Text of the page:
musicOMH spoke to him about the play's creation and the perils of online self-assessment.
Did the idea for the structure of The Man come first or did the character of Ben?
It was the ‘concept’ that came first, I think – the idea of receipts having an emotional memory attached to them. When I first did my own self assessment form I couldn’t believe how long it took me! Purely because each receipt – bar bill, train ticket, cinema stubb - triggered a story from the past year in my brain. Marriages, deaths, break-ups, hook-ups etc. After that, the episodic, interactive structure began to evolve in my head – each receipt being pulled at random, so no one night is ever the same. Ben materialised in the writing.
Was it always your intention to cast multiple actors in the main role?
Yes. The director and I wanted to create a real sense of an ‘event’. Add this to the random order of the show each night it, I hope, creates a real theatrical experience completely unique to a particular audience in a particular show on a particular night. (Also – we didn’t know whether we’d be able to find one sole actor to commit to an entire run! This way, we can rotate brilliant actors around each other).
At what point in the writing process were you aware you might want to perform as Ben yourself and did this affect the way you drew the character?
I was actually the very first 'actor' (ahem) to do it. After writing the script, Kate Wasserberg (the director) and I didn’t have long to rehearse before we produced it as a staged reading for last year’s Finborough Vibrant festival. In order to test the concept out properly, I thought it might be better if someone who knew the script intimately gave it a go - i.e. me. I’d done some acting before, and we were all surprised by the positive response we received. So I guess that’s how I was persuaded to ‘step into the fold’ … and Ben is not, erm, ‘completely’ dissimilar to me, so it felt quite natural, I suppose.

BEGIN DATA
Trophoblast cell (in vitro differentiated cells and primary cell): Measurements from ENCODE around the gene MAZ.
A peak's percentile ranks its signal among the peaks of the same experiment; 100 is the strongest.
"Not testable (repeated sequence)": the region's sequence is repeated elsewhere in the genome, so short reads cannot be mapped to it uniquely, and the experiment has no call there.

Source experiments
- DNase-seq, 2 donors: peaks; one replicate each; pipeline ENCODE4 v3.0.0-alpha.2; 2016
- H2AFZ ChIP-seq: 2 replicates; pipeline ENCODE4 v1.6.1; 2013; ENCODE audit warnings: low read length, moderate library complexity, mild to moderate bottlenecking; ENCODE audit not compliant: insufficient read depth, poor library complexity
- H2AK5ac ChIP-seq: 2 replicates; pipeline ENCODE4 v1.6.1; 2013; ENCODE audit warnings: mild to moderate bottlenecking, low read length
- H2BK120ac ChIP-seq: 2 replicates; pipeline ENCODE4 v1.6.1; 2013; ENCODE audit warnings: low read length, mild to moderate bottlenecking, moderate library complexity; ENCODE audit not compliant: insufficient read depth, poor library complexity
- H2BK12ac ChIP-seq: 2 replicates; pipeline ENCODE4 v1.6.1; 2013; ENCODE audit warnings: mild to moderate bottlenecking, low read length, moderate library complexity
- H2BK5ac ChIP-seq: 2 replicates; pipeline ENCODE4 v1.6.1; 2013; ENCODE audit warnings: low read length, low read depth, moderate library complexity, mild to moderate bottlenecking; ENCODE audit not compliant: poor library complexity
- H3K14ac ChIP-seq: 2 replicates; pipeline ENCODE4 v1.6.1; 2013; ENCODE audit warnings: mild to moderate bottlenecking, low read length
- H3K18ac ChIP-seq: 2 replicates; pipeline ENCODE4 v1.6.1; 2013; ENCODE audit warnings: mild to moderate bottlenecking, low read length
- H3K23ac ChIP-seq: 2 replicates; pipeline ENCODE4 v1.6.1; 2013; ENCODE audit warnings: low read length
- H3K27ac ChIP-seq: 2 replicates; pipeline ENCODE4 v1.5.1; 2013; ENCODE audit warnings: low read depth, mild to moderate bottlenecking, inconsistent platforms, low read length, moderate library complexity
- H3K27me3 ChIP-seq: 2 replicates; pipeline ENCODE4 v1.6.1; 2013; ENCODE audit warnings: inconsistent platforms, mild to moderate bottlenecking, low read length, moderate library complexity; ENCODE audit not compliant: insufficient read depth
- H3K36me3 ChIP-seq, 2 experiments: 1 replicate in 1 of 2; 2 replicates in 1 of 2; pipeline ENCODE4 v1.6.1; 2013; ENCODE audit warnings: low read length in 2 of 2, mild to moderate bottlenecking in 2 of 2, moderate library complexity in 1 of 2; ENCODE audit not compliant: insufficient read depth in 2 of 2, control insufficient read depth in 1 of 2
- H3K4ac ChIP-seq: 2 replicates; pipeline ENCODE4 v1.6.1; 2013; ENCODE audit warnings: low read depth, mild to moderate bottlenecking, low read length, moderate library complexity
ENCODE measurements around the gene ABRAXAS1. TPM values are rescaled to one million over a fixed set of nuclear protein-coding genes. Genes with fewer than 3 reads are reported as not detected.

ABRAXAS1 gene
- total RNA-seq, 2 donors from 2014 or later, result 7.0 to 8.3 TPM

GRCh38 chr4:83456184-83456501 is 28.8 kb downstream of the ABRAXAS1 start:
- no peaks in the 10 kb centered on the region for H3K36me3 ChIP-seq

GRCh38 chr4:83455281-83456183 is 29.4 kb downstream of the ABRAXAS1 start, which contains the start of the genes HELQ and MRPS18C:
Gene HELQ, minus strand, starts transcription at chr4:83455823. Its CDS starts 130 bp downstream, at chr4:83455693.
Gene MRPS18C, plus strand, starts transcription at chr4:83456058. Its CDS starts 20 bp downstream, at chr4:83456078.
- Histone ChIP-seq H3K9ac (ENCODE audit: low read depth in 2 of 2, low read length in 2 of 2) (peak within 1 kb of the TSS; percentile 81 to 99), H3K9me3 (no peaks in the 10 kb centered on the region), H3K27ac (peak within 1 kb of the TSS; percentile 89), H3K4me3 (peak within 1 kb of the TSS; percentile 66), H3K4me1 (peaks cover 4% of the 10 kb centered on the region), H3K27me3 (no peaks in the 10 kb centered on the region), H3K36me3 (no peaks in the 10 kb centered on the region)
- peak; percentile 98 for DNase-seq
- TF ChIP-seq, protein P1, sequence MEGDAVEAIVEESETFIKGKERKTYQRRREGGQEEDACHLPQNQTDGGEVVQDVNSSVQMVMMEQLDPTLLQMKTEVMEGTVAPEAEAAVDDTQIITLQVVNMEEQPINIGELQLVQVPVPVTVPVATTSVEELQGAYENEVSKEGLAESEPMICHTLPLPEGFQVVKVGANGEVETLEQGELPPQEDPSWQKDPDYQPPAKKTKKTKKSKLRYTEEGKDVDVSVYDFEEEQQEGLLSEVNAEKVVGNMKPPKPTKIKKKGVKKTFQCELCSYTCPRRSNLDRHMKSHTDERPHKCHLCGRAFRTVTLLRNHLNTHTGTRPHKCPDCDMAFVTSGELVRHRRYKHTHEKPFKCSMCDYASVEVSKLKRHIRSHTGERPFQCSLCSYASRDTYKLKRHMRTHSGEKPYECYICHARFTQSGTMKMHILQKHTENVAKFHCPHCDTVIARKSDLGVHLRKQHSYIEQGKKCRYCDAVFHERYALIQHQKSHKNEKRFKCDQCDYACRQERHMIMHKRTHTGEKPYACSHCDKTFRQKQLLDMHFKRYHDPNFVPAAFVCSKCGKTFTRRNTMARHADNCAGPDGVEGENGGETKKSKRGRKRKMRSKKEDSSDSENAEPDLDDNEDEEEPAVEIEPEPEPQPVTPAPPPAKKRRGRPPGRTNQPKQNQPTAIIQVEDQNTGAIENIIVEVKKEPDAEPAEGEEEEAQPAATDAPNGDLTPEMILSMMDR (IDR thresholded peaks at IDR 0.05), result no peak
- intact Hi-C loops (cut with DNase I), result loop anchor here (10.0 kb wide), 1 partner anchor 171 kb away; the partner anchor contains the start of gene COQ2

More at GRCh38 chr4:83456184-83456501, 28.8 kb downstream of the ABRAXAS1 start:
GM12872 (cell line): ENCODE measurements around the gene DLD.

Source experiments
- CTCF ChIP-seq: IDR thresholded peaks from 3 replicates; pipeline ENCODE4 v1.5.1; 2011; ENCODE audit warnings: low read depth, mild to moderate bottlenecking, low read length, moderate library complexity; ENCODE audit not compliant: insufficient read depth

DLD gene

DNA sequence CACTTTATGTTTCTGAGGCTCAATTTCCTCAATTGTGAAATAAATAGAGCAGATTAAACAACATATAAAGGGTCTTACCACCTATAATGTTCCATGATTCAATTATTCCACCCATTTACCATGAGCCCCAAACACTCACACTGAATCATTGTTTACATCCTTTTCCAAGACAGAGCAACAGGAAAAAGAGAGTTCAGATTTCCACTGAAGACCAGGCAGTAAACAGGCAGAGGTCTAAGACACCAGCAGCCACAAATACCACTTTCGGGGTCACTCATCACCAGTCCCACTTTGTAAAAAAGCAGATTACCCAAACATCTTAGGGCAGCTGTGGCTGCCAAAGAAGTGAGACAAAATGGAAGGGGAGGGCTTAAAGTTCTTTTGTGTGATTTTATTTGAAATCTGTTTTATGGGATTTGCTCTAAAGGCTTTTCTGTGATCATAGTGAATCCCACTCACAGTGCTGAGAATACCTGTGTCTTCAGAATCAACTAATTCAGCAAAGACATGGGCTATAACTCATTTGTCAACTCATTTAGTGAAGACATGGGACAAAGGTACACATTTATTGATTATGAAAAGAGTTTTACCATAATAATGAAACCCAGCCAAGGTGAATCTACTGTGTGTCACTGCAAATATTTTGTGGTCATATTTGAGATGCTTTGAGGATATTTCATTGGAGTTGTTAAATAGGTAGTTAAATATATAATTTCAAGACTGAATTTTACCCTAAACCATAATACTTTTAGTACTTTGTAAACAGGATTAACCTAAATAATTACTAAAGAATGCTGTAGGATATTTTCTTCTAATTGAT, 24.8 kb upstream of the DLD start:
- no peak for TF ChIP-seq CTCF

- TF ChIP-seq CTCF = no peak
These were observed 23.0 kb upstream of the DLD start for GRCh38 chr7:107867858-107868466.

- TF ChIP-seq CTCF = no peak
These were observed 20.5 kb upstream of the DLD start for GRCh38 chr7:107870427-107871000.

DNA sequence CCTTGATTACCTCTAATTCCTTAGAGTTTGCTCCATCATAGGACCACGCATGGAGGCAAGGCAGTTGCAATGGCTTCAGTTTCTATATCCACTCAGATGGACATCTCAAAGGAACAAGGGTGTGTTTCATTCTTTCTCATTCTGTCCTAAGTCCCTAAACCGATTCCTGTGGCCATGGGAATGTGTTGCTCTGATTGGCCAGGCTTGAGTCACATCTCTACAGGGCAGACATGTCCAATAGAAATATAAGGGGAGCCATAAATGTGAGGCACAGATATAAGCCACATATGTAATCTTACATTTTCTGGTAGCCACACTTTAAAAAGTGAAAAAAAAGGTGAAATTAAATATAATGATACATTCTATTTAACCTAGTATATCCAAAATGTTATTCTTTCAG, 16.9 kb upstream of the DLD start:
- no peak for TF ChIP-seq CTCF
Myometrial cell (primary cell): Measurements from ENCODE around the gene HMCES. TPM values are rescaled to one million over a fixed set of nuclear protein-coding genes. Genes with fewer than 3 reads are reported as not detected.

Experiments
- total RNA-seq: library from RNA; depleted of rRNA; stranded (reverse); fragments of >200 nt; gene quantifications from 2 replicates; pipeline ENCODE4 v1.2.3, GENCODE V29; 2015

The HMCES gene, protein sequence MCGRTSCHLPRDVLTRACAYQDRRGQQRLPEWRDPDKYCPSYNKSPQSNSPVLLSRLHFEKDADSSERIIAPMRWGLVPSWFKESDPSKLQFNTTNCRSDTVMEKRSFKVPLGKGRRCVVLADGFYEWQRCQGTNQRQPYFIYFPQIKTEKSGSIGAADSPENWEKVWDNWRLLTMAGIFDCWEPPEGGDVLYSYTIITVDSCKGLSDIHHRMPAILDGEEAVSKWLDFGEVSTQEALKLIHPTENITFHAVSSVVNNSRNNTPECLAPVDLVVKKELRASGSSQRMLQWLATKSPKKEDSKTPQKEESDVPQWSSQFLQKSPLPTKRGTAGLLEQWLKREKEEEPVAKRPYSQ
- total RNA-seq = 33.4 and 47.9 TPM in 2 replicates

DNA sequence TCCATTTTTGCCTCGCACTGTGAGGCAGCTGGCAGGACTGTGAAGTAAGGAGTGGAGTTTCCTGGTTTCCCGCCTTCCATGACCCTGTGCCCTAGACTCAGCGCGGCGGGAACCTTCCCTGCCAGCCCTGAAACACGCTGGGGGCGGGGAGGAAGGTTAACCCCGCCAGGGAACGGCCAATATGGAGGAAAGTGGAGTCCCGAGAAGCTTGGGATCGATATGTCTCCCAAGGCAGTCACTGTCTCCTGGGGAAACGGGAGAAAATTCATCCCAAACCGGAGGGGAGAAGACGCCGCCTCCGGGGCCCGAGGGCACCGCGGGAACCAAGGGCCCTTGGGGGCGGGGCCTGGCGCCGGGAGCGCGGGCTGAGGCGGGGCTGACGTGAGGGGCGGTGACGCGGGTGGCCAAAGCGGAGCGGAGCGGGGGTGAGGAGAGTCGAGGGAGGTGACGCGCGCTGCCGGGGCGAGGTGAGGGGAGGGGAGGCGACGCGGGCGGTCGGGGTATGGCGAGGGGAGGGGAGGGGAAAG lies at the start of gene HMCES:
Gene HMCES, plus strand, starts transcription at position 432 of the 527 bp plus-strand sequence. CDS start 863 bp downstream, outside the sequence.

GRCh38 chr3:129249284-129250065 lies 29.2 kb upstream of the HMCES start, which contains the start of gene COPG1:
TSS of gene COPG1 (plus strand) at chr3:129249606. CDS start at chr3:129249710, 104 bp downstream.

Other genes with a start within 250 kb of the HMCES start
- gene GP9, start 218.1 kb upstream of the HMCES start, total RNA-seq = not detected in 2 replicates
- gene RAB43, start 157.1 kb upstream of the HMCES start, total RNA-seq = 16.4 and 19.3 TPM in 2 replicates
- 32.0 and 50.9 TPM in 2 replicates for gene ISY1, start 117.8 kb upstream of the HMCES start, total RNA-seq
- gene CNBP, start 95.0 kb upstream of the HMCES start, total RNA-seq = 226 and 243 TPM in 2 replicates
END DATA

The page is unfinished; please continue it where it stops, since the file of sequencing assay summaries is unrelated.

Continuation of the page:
Thus far in the run has the flexible structure of the play thrown up anything unexpected?
Every night is a surprise. It’s actually more unnerving sat watching as the writer (instead of performing). It’s always nail-biting, watching your own play, as you feel so out of control once it’s up on the stage. For The Man, I relinquished even the few controls I still normally have! Story, structure, the release of key information, I’ve given it all up to chance. But I’ve grown to realise that there is no ‘perfect order’ for the stories to appear in. Sometimes people die before we meet them, relationships end before they’ve begun. Sometimes songs can be funny, other times heartbreaking. Sometimes we end on a high, happy note, other times it gets increasingly tragic and sad. That’s the game.
Do you file your tax return on paper or online?
The first time I did it on paper – now I do it online (unlike the character of Ben!) I’ve found it much more relaxing, online (apart from the time we had a power cut before I’d saved it. Still not really got over that …). I have to say, though, that whenever I’ve called the Inland Revenue for help, as Ben does, they’ve been incredibly patient and lovely. No doubt they’re trained to deal with weeping, hand-wringing, moronic requests like mine on a daily basis.
What's next for you as a writer? What other projects are on the cards?
I’ve got another production with the National Youth Theatre this September called Relish, which I can’t wait for after the great time I had doing Tory Boyz. I’m also writing a play for National Theatre Connections next year, a new play for the Bush, and I’m working with Theatre Royal Plymouth too. (Though I don’t intend to be acting in any of them).
The Man is at the Finborough Theatre, London, until 19 June 2010.
For further information see FinboroughTheatre.co.uk